Eight is enough

Posted: Mar 31, 2004 12:00 AM

During a recent question-and-answer session with reporters in Chicago, first lady Laura Bush was asked: "Mrs. Bush, as you enter into this next political campaign, perhaps your husband's last. ..."

"It will be his last. I can tell you that," interrupted Mrs. Bush, who we might point out was promised by husband George W. Bush on the couple's wedding day that she would never have to give a political speech.


Soon, more American flags could fly at half-staff for the ordinary Joe.

House Republican Conference Secretary John T. Doolittle (R-Calif.), says the current Federal Flag Code is "archaic" because it doesn't allow local officials to authorize the flying of flags at half-staff if a municipality seeks to honor a deceased current or former city official.

As it now flies, only the president and governors can order flags flown at half-staff to commemorate local heroes or dignitaries.

"This is an arcane and needless hurdle that needs to be corrected," says Doolittle.


A billiard table with a price tag of $2,295. An aquarium valued at $2,929. Premium satellite and cable TV packages billed at $4,843 (including pornographic-movie hookups). Fish costumes and a hand-stitched salmon tent threaded for $16,250.

Just a few recent items bureaucrats purchased with taxpayer-funded credit cards, says Washington Waste Watchers, citing General Accounting Office probes.


As far as the founder of Newt's Playing Cards is concerned, there's enough mudslinging in politics without dealing partisan jacks, queens and kings.

"In a world of negative attitudes, we feel there is a market for positive politics," explains James Esteph. "It seems you can find plenty of political playing cards that are negative."

So, what Esteph's Ohio company has done is create a deck of cards with 52 positive reasons to re-elect President Bush "without ripping apart other candidates." And before Democrats cry joker, Esteph's company also has produced Democrat Playing Cards (www.newtscards.com), all intended to encourage people to vote in the 2004 election.


The American Wind Energy Association (AWEA) has joined with U.S. government and wildlife conservation organizations to address a newly discovered problem: bats hitting wind turbines. (No wonder a concerned Massachusetts Sen. Ted Kennedy doesn't want windmills dotting the serene seascape of Cape Cod.)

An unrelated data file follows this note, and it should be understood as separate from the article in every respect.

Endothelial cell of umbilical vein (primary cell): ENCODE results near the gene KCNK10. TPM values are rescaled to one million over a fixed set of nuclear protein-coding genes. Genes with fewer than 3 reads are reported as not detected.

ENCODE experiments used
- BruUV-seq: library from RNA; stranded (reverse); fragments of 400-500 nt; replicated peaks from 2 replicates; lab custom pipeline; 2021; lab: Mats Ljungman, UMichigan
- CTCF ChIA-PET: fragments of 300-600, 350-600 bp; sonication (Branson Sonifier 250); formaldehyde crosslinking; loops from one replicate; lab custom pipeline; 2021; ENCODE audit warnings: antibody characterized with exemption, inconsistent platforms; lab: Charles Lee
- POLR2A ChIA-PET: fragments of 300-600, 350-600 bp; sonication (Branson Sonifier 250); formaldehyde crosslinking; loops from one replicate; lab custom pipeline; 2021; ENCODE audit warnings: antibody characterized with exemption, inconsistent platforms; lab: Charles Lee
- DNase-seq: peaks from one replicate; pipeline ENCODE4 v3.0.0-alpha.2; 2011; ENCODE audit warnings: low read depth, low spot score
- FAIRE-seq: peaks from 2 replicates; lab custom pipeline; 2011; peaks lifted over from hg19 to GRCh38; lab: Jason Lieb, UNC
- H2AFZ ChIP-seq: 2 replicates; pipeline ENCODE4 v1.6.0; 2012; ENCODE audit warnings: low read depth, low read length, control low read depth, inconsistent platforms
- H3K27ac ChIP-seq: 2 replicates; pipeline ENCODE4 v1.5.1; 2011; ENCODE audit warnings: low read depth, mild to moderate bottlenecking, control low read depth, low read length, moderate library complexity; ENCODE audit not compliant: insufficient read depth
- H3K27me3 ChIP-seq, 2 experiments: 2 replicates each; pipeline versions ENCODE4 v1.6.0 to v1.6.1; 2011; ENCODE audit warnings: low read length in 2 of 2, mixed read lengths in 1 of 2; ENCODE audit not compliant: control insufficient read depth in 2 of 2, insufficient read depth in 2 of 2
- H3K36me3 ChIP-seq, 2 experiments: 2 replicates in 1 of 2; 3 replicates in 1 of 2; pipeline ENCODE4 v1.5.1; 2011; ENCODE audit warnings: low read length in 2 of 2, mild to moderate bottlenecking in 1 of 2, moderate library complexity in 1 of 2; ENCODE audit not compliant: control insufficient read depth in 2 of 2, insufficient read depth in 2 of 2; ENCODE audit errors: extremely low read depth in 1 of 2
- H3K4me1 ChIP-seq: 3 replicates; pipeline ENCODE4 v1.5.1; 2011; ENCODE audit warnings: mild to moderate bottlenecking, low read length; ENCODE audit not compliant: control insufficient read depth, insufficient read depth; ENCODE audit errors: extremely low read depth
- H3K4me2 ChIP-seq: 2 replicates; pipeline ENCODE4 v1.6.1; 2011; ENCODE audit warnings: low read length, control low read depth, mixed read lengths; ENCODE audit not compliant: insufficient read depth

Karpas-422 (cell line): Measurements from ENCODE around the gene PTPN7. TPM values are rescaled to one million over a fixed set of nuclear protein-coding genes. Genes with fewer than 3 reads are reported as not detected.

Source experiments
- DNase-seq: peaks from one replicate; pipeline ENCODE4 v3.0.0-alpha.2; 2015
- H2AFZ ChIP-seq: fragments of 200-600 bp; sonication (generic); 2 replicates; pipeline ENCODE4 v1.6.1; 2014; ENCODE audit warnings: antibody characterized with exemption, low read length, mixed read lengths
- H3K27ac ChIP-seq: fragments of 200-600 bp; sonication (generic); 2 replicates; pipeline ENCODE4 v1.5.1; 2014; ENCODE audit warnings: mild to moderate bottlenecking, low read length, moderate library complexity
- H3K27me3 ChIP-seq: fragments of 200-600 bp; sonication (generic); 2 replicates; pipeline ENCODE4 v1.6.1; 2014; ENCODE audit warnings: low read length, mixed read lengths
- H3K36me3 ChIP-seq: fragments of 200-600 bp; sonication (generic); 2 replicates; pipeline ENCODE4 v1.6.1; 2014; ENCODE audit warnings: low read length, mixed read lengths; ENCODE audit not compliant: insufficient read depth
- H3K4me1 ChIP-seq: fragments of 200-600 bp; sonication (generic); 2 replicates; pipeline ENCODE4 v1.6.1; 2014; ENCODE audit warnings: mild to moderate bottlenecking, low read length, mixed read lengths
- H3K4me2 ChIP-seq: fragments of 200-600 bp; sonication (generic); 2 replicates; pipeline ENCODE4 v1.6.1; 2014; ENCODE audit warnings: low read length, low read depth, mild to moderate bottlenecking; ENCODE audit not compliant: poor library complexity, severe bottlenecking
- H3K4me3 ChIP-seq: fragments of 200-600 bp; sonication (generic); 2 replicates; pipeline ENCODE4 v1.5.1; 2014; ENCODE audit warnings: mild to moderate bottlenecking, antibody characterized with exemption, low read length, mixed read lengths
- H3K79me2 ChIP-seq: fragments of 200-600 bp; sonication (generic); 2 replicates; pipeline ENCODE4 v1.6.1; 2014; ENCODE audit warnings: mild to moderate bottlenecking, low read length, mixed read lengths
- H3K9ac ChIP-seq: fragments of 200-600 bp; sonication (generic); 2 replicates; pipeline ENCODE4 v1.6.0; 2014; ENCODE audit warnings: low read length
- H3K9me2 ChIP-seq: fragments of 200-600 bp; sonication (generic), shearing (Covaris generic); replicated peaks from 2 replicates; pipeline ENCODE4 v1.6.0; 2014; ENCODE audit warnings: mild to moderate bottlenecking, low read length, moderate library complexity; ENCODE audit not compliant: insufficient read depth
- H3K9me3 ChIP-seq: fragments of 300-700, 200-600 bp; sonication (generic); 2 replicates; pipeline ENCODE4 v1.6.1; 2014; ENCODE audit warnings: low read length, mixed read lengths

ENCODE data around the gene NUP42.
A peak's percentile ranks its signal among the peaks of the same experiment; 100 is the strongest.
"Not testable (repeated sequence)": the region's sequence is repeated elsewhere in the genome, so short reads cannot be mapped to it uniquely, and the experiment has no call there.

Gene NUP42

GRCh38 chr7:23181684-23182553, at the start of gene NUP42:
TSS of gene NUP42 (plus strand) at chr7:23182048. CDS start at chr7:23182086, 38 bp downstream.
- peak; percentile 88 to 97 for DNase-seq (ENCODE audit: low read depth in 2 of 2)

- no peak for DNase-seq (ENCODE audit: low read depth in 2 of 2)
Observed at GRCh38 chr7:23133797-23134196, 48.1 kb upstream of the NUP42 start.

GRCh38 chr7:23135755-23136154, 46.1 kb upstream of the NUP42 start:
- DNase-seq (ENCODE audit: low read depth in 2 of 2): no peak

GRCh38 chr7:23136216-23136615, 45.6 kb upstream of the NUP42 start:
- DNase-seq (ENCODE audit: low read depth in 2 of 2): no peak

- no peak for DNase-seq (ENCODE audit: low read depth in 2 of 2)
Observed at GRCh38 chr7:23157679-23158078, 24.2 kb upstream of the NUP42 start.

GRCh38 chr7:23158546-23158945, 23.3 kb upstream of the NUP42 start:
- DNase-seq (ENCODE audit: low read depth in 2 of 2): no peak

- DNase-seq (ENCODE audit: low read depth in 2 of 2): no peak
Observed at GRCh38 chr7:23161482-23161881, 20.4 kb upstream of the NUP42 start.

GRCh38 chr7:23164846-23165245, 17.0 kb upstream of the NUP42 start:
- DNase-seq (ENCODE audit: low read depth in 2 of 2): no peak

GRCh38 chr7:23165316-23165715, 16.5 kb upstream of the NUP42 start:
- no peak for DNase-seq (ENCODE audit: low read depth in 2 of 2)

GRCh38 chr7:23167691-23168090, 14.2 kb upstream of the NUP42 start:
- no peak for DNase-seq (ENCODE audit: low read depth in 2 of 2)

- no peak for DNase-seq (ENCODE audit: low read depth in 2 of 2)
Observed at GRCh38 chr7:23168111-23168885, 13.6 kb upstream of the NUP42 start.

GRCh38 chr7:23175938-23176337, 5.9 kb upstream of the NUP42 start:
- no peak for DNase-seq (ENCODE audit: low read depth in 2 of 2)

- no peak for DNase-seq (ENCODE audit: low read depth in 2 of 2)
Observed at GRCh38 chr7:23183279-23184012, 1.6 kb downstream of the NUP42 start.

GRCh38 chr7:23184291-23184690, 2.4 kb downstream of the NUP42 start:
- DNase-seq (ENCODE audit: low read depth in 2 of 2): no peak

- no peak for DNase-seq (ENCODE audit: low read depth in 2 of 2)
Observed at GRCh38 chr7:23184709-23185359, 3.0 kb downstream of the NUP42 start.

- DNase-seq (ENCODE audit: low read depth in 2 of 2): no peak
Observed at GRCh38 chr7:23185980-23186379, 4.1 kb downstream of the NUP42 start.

The AWEA says those in the wind power-generating business have discovered that a significant number of bats have had fatal encounters with wind turbines in West Virginia, Tennessee, Minnesota and Wyoming.

"Bats play an important role as primary predators of night-flying insects, including many major agricultural pests, and they pollinate plants and disperse seeds," the association notes.

So, the AWEA is working with a coalition of scientists at the National Renewable Energy Laboratory, wildlife biologists from the U.S. Fish and Wildlife Service, and conservationists from Bats Conservation International to research ways to prevent future bat "fly-ins" with the turbines.


A Massachusetts congressman is echoing a call from singer-songwriter Jackson Browne to allow Cuban artists' entry to appear and perform in America.

Recently inducted into the Rock and Roll Hall of Fame, Browne had pointed out in a recent New York Times op-ed that U.S. visas are being denied to Cuban artists because their visits are deemed "detrimental to the interests" of the United States.

"Carlos Varela, the great Cuban singer-songwriter, applied for a visa to come to the United States to sing his powerful, amazing songs. He had concerts planned in Miami, New York and Los Angeles. Our government turned him down," noted Browne, who accused the Bush administration of also preventing Ibrahim Ferrerista and Manuel Galban from attending the Grammy awards ceremony in Los Angeles last month, even though both men won awards.

The most prominent paradox, he said, is that many of Varela's songs have been interpreted as "critical" of the communist government led by Fidel Castro.

Democratic Rep. James P. McGovern agrees with Browne, saying the accomplishments of Cuban artists are one way for Americans to hear in song "a reflection of the hopes, dreams and aspirations of the Cuban people - a cultural communication that is frustrated by a U.S. policy which aspires itself to suffocate all such contact and communication."